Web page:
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Herlands

Exploring the Women’s Land Movement in the United States

2018
Author:

Keridwen N. Luis

Herlands

How women-only communities provide spaces for new forms of culture, sociality, gender, and sexuality

Herlands, a compelling ethnography of women’s land networks in the United States, highlights the ongoing relevance of these communities as vibrant cultural enclaves that also impact broader ideas about gender, women’s bodies, lesbian identity, and right ways of living. As a participant-observer, Keridwen N. Luis brings unique insights to the lives and stories of the women living in these communities.

No foggy remnant of a dying era, lesbian (and women’s) lands continue to provide meaning and solace to many women who are dissatisfied with and alienated from the dominant U.S. culture and its heterosexism. Herlands documents a particular moment in history in which a radical movement of primarily white women imagined and crafted a different world. There are few instances cross-culturally in which women have taken such dramatic steps to remake the world in their own image, which is why this story, an empathetic view of a group of women continuing to define themselves and live independently, is a must read.

Evelyn Blackwood, Purdue University*

Women’s lands are intentional, collective communities composed entirely of women. Rooted in 1970s feminist politics, they continue to thrive in a range of ways, from urban households to isolated rural communes, providing spaces where ideas about gender, sexuality, and sociality are challenged in both deliberate and accidental ways. Herlands, a compelling ethnography of women’s land networks in the United States, highlights the ongoing relevance of these communities as vibrant cultural enclaves that also have an impact on broader ideas about gender, women’s bodies, lesbian identity, and right ways of living.

As a participant-observer, Keridwen N. Luis brings unique insights to the lives and stories of the women living in these communities. While documenting the experiences of specific spaces in Massachusetts, Tennessee, New Mexico, and Ohio, Herlands also explores the history of women’s lands and breaks new ground exploring culture theory, gender theory, and how lesbian identity is conceived and constructed in North America. Luis also discusses how issues of race and class are addressed, the ways in which nudity and public hygiene challenge dominant constructions of the healthy or aging body, and the pervasive influence of hegemonic thinking on debates about transgender women. Luis finds that although changing dominant thinking can be difficult and incremental, women’s lands provide exciting possibilities for revolutionary transformation in society.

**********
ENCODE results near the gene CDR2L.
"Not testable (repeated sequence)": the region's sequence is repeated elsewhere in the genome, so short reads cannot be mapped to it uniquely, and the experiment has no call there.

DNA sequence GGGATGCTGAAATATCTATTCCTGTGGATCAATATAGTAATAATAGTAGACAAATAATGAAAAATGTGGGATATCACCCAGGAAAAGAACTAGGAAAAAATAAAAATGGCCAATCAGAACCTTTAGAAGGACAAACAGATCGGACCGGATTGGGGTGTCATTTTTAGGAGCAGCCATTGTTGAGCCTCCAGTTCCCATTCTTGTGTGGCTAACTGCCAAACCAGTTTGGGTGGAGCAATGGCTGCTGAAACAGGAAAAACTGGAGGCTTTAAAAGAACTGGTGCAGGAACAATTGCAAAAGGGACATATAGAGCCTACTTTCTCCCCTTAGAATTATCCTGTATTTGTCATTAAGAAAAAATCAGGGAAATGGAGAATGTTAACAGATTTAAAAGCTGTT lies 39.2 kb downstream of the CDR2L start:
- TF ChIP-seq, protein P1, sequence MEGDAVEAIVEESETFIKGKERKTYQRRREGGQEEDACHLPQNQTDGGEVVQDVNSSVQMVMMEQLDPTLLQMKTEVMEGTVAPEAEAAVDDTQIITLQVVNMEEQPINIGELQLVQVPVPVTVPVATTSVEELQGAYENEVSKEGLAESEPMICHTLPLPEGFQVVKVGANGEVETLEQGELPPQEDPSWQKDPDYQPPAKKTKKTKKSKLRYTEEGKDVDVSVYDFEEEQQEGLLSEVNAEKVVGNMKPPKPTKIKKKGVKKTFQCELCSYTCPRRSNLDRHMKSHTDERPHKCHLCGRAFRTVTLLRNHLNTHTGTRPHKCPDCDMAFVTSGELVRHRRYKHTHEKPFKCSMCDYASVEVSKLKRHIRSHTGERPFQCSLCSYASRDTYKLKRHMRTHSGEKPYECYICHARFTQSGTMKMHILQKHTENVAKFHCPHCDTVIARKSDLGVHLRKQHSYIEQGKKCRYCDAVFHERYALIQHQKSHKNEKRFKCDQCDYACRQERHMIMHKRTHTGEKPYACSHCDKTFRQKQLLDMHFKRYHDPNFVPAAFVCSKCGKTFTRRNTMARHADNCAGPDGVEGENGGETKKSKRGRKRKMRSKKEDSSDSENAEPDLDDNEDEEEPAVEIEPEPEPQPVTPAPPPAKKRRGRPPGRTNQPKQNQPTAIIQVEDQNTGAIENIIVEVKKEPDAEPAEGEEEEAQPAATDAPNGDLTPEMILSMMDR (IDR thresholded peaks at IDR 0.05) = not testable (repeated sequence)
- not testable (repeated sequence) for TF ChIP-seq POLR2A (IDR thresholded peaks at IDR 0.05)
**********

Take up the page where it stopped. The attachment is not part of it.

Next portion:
Herlands

Keridwen N. Luis is lecturer in the departments of anthropology; women’s, gender, and sexuality studies; and sociology at Brandeis University, and in the departments of women, gender, and sexuality and sociology at Harvard University.

Herlands

No foggy remnant of a dying era, lesbian (and women’s) lands continue to provide meaning and solace to many women who are dissatisfied with and alienated from the dominant U.S. culture and its heterosexism. Herlands documents a particular moment in history in which a radical movement of primarily white women imagined and crafted a different world. There are few instances cross-culturally in which women have taken such dramatic steps to remake the world in their own image, which is why this story, an empathetic view of a group of women continuing to define themselves and live independently, is a must read.

Evelyn Blackwood, Purdue University*

Herlands is an accessible and sympathetic ethnography of the lesbian back-to-the-land movement. Going well beyond caricatures of landdykes, Keridwen N. Luis shows the promise of feminist intentional communities—their enactment of utopic ideals of collectivity, feminist embodiment, and ecofeminism—without sidelining how the animating logic of women’s nature/nature-as-woman also reproduces transphobia, white supremacy, and settler colonialism. What emerges is a complex reading of gender, race, and nature in a rural lesbian culture.

Margot Weiss, author of Techniques of Pleasure: BDSM and the Circuits of Sexuality*

Herlands

Introduction: Welcome to Women’s Land, Here Is Your Umbrella
1. The Political Is Personal: From the Peace Camp and Women’s Music Festivals to Women’s Land
2. Are the Amazons White? Race and Space on Women’s Land
3. “Now My Neighbors and Friends Are the Same People”: Community, Language, and Identity
4. The Giving Tree: Gift Economies Planted in Capitalist Soil
5. The Mountain Is She: Gender as Landscape, Landscape as Gender
6. Primally Female: Agency and the Meaning of the Body on Women’s Land
7. We Have Met the Enemy and She Is Us: Scapegoating Trans Bodies
8. The Hermit and the Family: Aging and Dis/Ability in Community
Afterword: Women’s Lands, Women’s Lives
Acknowledgments
Bibliography